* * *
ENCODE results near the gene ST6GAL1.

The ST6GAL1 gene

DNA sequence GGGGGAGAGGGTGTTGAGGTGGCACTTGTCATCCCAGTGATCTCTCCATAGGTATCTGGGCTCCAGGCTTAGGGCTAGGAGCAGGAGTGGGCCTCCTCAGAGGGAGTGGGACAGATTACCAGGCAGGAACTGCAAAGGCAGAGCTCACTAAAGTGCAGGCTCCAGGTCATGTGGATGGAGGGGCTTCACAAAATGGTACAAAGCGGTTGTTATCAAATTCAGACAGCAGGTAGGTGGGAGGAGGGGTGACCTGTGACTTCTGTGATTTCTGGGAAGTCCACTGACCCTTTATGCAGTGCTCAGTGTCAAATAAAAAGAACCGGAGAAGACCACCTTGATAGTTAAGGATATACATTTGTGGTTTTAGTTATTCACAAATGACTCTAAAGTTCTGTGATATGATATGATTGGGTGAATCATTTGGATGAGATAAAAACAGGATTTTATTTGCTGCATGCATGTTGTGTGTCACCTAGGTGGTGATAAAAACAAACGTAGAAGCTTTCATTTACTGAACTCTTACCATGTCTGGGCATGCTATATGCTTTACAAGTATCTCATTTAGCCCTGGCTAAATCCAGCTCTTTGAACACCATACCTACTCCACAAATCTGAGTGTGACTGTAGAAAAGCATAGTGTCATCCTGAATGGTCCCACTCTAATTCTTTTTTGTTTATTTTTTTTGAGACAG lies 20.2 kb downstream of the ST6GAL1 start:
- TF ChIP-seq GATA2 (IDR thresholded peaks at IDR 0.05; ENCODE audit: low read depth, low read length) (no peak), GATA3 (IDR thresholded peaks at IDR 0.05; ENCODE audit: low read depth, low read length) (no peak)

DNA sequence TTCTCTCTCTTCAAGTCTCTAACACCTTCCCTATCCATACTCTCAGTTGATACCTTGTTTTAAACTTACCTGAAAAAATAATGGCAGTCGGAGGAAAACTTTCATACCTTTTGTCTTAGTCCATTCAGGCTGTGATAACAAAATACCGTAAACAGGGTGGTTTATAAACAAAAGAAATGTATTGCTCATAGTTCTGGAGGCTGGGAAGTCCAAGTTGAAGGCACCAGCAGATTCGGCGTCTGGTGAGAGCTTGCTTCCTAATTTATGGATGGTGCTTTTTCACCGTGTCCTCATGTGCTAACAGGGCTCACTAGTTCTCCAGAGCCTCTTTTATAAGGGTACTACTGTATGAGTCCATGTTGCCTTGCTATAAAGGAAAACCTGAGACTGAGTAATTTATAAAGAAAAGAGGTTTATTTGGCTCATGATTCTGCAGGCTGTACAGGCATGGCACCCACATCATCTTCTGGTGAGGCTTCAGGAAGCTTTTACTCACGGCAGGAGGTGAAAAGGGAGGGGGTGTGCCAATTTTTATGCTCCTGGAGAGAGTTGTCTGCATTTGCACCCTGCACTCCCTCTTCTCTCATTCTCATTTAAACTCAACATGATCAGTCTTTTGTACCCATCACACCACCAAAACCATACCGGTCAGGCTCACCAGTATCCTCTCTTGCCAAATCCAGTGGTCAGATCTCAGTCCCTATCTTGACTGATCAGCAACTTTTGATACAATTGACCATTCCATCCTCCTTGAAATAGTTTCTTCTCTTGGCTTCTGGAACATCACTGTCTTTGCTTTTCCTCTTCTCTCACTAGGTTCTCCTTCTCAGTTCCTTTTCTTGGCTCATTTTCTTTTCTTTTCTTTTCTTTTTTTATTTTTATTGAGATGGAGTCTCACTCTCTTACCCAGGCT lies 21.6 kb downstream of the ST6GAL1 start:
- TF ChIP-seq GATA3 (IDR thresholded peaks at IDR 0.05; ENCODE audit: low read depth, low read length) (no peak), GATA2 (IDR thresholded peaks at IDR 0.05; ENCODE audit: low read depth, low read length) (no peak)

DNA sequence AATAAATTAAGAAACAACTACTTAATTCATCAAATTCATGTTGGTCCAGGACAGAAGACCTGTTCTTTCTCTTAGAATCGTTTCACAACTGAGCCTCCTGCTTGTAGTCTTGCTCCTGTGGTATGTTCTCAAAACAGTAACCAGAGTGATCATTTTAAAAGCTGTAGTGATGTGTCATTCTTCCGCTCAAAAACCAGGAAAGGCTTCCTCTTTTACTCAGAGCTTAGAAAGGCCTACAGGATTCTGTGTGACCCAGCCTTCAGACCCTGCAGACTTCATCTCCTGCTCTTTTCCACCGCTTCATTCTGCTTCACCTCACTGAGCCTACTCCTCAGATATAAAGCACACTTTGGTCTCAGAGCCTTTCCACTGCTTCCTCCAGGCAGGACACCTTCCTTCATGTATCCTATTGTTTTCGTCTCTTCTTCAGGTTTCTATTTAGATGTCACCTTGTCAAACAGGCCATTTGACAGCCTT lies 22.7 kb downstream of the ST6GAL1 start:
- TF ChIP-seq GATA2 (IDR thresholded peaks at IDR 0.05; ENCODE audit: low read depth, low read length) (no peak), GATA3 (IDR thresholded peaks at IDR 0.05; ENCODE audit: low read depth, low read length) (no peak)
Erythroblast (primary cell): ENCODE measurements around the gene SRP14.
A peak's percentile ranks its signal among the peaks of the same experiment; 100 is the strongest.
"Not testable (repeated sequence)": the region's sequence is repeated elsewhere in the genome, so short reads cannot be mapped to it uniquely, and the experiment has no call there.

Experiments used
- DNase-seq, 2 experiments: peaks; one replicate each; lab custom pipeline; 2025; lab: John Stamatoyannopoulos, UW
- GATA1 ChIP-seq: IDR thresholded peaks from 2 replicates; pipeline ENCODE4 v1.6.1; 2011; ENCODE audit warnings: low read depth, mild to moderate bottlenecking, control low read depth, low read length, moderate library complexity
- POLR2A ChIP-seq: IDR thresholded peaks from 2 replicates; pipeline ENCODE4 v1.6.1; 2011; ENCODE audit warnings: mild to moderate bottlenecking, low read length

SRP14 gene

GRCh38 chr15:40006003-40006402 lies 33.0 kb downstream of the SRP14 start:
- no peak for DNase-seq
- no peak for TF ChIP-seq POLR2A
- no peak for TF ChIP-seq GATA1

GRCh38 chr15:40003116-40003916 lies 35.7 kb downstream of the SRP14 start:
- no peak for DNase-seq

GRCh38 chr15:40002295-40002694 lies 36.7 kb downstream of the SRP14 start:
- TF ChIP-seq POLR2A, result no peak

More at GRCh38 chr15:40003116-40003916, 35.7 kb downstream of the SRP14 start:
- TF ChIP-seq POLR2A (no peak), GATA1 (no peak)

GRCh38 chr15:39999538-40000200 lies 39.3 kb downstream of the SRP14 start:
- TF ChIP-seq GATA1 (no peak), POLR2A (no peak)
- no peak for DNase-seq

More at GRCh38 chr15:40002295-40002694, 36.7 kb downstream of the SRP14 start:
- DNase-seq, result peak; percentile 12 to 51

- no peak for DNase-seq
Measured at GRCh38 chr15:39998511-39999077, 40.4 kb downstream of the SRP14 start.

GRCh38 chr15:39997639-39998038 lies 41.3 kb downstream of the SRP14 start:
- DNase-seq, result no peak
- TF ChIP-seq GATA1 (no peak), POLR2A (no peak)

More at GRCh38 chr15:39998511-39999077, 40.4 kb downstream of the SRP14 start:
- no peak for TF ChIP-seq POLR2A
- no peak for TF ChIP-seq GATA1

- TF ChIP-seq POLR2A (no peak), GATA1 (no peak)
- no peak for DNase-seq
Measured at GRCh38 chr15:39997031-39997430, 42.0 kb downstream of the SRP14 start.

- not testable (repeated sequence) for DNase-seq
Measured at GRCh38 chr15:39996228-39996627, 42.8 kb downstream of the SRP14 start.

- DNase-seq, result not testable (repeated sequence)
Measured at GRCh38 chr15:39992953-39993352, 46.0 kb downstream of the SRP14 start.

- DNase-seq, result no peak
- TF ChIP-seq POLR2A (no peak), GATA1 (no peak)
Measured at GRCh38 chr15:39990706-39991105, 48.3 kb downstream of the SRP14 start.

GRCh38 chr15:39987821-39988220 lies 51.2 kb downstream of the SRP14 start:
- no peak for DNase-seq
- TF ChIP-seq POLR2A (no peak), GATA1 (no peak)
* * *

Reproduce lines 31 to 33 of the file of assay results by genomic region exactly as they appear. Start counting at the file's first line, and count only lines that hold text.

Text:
- DNase-seq, result peak; percentile 12 to 51

- no peak for DNase-seq
Measured at GRCh38 chr15:39998511-39999077, 40.4 kb downstream of the SRP14 start.